Interested in learning more about solar for your home? Like to help our local non-profits? How about doing both things at once? Solarize Mass Natick has an exciting nonprofit referral program.
If you use one of our nonprofit partners’ referral codes when you request a home visit, Boston Solar will donate $100 to the nonprofit after they meet with you and another $250 if you complete a solar install with them.
This program is made possible by the partnership between Solarize Mass Natick and Boston Solar. Our volunteer campaign helps lower their costs for acquiring customers, which translates into lower installation prices for you, and incentives like the nonprofit referral program.
Most exciting, if we sign up 100 projects through Solarize Mass Natick, Boston Solar has agreed to donate a $25,000 solar array to a Natick nonprofit or municipal building. If you’ve got ideas for where that solar array might go, let us know!
Here are the nonprofit partners and their referral codes. Visit this site to use a referral code and request an appointment with Boston Solar.
Bacon Free Library (BACON)
Golden Tones (GOLDEN)
Memorial School PTO (MSPTO)
Kennedy School PTO (KMSPTO)
Kids Connect (KIDS)
Natick Education Foundation (NEF)
Natick Service Council (NSC)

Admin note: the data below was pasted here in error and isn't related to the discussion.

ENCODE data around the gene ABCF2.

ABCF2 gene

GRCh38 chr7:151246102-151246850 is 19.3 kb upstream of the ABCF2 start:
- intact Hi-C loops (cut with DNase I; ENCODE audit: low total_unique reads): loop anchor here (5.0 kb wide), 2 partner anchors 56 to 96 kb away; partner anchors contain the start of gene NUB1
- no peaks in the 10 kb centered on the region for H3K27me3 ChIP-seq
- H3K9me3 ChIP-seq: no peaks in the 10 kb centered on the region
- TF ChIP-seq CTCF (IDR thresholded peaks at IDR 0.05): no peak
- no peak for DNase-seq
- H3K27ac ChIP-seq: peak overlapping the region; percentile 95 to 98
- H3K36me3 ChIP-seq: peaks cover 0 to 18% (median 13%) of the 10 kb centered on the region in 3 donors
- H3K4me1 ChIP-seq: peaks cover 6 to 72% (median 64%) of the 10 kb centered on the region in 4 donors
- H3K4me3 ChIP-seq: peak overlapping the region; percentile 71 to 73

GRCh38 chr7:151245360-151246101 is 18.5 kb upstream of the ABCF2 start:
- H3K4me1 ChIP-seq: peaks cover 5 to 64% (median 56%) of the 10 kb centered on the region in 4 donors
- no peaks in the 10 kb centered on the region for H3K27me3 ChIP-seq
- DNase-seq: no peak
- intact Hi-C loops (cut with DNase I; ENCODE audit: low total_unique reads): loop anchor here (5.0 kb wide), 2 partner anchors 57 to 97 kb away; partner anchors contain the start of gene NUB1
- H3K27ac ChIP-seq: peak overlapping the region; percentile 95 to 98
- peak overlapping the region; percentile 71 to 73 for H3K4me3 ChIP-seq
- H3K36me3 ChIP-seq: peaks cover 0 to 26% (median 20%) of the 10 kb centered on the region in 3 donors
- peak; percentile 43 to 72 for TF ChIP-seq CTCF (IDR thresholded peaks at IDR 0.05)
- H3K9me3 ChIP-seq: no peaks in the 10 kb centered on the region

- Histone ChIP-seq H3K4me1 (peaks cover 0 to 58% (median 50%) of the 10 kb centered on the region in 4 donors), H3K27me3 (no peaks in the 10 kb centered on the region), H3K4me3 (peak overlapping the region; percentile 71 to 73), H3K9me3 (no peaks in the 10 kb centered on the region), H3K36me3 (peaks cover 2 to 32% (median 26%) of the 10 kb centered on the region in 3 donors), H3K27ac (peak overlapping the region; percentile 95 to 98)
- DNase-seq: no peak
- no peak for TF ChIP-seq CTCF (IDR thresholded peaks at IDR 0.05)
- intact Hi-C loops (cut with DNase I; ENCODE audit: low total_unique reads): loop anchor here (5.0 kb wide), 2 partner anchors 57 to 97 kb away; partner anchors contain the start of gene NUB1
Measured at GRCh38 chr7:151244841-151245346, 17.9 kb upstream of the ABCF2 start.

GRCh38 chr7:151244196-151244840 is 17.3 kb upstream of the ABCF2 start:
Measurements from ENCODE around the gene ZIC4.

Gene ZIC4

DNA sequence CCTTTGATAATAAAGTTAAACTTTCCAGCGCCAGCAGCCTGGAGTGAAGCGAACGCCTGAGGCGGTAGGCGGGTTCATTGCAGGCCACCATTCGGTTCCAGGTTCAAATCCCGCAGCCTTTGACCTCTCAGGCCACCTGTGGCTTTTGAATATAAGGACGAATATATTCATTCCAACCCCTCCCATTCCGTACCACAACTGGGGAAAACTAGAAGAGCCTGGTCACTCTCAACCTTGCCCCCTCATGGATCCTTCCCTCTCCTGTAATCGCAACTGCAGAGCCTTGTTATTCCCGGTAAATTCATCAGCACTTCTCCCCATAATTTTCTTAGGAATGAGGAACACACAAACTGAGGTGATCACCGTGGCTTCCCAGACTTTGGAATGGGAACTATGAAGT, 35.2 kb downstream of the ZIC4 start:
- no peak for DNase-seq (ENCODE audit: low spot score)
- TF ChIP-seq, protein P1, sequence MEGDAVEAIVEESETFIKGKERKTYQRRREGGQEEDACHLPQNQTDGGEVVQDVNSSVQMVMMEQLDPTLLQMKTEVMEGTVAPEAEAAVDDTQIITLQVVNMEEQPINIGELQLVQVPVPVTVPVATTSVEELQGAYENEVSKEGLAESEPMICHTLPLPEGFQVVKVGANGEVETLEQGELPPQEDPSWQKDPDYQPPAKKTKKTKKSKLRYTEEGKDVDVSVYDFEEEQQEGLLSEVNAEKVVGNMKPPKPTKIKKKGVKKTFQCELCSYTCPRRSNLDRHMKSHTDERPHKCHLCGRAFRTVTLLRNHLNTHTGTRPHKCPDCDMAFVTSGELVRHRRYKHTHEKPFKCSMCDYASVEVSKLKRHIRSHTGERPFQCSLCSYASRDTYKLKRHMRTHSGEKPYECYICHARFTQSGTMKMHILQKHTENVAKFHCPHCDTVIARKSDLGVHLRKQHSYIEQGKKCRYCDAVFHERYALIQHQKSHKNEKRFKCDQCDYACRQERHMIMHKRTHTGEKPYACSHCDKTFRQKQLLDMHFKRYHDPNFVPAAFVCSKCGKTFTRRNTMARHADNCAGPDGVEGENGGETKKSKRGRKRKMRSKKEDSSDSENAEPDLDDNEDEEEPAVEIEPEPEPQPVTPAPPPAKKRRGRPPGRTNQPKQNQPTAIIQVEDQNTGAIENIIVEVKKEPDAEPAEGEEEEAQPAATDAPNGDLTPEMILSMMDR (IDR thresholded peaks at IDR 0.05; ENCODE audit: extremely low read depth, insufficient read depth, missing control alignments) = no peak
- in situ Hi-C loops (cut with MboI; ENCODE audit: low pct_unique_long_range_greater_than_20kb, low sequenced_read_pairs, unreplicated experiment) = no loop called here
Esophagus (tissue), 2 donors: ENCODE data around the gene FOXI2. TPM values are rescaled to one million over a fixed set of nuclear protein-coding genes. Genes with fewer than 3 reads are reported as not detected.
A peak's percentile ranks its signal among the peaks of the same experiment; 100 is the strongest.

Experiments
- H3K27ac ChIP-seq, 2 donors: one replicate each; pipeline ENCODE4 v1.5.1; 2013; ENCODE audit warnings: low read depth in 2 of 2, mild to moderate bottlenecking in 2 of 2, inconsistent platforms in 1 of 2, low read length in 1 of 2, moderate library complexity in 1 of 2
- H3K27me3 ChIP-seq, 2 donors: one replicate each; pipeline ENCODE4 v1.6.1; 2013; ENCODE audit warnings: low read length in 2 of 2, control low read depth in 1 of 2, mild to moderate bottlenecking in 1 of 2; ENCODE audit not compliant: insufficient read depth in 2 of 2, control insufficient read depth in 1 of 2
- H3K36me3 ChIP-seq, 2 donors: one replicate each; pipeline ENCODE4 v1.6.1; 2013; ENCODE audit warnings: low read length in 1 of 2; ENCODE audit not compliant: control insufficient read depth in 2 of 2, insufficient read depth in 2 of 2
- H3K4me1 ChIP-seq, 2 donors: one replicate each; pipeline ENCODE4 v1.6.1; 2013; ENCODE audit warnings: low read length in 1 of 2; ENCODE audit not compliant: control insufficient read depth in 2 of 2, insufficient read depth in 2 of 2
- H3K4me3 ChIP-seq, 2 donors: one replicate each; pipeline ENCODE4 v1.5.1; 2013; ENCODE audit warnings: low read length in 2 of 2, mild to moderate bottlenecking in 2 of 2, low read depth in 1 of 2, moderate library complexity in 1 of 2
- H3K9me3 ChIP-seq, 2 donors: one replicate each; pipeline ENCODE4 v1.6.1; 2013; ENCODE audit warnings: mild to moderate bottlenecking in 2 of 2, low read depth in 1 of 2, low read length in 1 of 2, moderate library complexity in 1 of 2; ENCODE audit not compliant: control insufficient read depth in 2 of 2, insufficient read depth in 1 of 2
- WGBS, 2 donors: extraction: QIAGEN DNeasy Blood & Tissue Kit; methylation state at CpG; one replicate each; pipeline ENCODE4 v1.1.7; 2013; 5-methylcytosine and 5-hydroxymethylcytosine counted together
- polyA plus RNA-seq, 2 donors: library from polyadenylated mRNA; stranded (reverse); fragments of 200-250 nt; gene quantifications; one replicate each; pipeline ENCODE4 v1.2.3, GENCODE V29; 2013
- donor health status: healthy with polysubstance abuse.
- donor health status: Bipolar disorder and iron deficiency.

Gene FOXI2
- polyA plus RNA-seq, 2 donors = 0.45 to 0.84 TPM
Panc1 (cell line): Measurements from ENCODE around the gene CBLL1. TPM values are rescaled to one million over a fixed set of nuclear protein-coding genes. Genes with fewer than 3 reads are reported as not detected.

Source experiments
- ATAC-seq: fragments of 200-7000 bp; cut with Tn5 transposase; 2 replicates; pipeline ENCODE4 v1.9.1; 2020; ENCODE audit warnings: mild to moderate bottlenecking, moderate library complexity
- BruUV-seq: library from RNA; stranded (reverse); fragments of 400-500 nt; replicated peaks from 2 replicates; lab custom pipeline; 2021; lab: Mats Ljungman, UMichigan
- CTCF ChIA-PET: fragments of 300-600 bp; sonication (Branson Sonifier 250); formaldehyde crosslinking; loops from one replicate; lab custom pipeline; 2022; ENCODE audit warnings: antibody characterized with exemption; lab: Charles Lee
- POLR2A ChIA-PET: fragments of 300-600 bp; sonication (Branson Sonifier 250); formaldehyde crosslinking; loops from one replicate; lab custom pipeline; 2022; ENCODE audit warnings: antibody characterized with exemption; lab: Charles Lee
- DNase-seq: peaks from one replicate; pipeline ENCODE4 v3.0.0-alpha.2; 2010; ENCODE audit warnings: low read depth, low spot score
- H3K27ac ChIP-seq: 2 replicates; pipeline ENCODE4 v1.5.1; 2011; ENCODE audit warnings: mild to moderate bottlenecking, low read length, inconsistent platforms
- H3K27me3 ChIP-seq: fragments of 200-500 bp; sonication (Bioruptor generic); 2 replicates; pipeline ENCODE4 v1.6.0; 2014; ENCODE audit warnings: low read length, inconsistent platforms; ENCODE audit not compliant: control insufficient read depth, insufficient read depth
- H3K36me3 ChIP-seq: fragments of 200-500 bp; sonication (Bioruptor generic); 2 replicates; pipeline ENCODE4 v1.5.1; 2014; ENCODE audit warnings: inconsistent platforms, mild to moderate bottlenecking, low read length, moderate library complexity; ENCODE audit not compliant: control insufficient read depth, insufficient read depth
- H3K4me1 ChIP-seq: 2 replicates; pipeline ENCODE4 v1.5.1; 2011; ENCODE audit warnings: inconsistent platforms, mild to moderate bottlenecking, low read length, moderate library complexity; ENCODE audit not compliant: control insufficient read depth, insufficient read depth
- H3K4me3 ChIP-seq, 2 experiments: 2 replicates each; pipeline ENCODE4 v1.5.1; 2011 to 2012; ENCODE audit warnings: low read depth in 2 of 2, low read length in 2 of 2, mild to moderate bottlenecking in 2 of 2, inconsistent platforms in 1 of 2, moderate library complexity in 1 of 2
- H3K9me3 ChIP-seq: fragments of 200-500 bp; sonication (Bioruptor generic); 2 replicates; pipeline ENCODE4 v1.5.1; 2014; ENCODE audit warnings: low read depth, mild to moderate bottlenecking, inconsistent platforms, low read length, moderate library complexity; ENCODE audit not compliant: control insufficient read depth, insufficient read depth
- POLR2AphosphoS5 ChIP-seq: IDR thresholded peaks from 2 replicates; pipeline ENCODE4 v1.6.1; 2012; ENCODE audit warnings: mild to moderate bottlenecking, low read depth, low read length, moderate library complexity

Natick Community Organic Farm (FARM)
Sound and Spirit (SPIRIT)
If your Natick nonprofit would like to partner with us for this project, please use this link.
Solarize Mass Natick took a big step forward last week! When we started, we were at Tier 1 pricing. In four weeks, we’ve reached Tier 4 pricing! What does that mean? It means that prices through Solarize Mass Natick are now 11% lower than when we started and we on track to reach Tier 5 pricing — which is the lowest pricing for the program! You can see the schedule of pricing here. No matter when you sign on for Solarize Natick, you’ll get the program’s final pricing.
This makes solar a really exciting option for Natick residents. The last proposal we saw was for a system that covered all of the homeowner’s annual electricity needs and is projected to pay for itself in less than 4 years. Although the upfront cost before federal and state incentives was close to $20,000, the state’s low-cost solar loan program means the homeowner will lower their utility expenses right from the start — in fact, they were projected to save close to $1500 the first year and $17,000 over the first ten years.
And, once they are paid for, those solar panels will keep on generating clean electricity for years to come! But remember, this program is on a deadline — August 1 is the last day to request a site visit and October 1 is the last day to sign a contract! You can call our designated installer, Boston Solar, directly at 617-858-1645 or follow this link.
What does an electric bill look like after you go solar? It looks different, because you’ll have a shiny new electric meter — a “net meter”.
Unlike your current electric meter, which only measures how much electricity you consume, a net meter tracks how much electricity you produce and how much you use. At the end of the month, the bill is calculated based on the net consumption. If you use more electricity than your panels generate, you pay the difference. If you generate more electricity than you use, Eversource credits you the difference (and that credit carries over month to month).